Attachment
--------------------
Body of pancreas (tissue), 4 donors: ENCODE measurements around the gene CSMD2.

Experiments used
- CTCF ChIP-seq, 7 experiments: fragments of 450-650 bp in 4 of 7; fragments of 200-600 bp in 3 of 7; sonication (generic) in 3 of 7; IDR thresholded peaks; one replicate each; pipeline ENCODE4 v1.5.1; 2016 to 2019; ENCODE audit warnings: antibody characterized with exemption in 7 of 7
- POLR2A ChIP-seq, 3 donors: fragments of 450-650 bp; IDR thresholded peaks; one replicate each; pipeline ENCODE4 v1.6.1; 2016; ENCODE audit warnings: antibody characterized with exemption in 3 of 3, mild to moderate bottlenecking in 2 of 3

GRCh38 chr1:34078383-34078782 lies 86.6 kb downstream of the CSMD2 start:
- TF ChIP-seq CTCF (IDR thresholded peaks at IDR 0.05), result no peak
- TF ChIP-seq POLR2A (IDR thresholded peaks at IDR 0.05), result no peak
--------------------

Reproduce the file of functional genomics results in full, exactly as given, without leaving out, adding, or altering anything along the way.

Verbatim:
Body of pancreas (tissue), 4 donors: ENCODE measurements around the gene CSMD2.

Experiments used
- CTCF ChIP-seq, 7 experiments: fragments of 450-650 bp in 4 of 7; fragments of 200-600 bp in 3 of 7; sonication (generic) in 3 of 7; IDR thresholded peaks; one replicate each; pipeline ENCODE4 v1.5.1; 2016 to 2019; ENCODE audit warnings: antibody characterized with exemption in 7 of 7
- POLR2A ChIP-seq, 3 donors: fragments of 450-650 bp; IDR thresholded peaks; one replicate each; pipeline ENCODE4 v1.6.1; 2016; ENCODE audit warnings: antibody characterized with exemption in 3 of 3, mild to moderate bottlenecking in 2 of 3

GRCh38 chr1:34078383-34078782 lies 86.6 kb downstream of the CSMD2 start:
- TF ChIP-seq CTCF (IDR thresholded peaks at IDR 0.05), result no peak
- TF ChIP-seq POLR2A (IDR thresholded peaks at IDR 0.05), result no peak